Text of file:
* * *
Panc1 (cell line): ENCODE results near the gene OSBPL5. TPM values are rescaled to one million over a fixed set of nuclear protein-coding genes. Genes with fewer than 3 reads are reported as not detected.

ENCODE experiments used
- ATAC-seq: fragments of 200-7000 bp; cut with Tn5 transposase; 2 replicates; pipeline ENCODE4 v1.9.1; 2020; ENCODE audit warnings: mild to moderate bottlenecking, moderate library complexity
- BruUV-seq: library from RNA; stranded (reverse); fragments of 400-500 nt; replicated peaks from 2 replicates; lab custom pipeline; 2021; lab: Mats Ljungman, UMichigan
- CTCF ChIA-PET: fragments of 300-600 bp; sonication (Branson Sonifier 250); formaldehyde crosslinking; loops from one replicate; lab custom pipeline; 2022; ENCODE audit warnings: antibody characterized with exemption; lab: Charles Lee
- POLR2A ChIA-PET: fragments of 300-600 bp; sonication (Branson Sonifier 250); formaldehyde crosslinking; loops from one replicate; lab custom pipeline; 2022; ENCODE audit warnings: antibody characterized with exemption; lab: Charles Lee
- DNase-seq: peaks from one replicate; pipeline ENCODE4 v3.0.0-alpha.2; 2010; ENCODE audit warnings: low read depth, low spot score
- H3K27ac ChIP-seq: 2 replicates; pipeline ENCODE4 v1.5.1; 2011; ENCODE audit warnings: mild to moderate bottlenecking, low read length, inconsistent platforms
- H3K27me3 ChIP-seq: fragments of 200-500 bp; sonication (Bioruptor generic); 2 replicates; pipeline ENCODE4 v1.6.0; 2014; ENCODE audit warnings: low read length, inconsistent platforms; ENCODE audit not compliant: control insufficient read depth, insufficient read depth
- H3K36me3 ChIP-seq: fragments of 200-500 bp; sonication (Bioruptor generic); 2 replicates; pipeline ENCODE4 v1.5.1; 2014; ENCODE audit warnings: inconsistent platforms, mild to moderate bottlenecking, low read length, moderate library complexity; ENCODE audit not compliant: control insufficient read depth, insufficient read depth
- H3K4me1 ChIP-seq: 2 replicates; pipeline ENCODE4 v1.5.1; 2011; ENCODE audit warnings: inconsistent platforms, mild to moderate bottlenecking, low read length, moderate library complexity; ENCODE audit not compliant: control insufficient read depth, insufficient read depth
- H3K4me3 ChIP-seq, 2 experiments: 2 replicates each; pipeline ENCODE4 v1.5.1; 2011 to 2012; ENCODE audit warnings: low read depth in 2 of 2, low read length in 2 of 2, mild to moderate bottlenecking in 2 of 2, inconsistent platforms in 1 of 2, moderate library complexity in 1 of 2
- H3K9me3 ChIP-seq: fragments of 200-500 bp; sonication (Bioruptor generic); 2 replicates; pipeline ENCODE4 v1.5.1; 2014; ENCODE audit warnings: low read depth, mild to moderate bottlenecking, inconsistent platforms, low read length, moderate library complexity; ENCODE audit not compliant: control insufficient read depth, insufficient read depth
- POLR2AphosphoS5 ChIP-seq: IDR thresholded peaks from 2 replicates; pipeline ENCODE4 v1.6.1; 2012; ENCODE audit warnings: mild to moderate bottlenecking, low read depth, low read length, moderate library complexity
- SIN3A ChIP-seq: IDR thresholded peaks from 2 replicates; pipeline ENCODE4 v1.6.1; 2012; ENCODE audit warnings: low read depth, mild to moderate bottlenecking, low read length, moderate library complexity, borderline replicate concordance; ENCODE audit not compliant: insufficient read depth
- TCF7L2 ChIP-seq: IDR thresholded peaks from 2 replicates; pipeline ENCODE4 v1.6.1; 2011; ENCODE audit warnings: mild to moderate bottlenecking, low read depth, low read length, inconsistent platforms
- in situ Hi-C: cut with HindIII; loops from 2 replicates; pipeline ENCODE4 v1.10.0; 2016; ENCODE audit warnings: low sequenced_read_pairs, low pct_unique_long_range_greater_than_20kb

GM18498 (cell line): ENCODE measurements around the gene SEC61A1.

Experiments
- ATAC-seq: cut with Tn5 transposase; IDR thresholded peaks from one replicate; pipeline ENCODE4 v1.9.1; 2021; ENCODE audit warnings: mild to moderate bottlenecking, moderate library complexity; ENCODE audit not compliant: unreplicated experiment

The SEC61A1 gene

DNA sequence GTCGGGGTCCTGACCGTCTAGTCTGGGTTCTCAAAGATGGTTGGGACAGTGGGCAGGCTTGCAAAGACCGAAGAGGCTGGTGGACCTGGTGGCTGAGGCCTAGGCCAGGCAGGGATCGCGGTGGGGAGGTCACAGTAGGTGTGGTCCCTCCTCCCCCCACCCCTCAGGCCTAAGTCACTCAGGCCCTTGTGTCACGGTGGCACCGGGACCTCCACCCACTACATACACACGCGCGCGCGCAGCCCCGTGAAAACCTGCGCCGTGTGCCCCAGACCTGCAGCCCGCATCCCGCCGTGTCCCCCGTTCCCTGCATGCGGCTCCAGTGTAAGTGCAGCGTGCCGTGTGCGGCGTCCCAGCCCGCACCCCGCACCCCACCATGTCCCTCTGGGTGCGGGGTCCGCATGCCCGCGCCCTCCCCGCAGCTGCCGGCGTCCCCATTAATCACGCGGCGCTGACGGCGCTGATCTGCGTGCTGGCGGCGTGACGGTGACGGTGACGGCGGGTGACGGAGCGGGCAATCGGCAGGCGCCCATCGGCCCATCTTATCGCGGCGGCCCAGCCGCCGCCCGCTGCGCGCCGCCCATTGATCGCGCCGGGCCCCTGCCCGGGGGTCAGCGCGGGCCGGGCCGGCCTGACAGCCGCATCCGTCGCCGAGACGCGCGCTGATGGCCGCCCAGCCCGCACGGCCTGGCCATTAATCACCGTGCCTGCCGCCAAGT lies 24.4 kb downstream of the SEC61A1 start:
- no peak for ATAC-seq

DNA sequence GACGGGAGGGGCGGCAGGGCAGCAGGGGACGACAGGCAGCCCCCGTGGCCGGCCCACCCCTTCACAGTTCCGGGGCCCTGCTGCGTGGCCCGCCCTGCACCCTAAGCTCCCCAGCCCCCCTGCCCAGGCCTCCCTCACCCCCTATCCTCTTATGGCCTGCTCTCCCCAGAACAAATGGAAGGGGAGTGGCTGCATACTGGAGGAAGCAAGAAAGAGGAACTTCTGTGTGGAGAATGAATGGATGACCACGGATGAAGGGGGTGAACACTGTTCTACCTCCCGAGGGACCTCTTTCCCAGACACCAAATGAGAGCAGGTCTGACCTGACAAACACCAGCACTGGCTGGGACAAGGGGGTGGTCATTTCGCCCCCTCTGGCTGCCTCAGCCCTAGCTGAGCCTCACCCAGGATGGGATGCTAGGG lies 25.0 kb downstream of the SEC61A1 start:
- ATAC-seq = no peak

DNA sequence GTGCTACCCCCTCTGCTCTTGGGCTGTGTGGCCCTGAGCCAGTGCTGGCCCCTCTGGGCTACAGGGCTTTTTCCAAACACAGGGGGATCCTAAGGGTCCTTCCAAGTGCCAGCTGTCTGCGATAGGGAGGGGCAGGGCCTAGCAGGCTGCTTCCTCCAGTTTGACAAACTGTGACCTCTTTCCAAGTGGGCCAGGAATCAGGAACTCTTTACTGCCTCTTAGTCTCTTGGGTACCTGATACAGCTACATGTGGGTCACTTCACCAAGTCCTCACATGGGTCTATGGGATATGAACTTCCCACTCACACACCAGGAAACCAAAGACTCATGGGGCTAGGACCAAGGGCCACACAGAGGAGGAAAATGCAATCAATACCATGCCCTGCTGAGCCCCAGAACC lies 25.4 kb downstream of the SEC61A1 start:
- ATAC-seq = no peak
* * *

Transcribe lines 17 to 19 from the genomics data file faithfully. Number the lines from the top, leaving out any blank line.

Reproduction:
- in situ Hi-C: cut with HindIII; loops from 2 replicates; pipeline ENCODE4 v1.10.0; 2016; ENCODE audit warnings: low sequenced_read_pairs, low pct_unique_long_range_greater_than_20kb

GM18498 (cell line): ENCODE measurements around the gene SEC61A1.

Experiments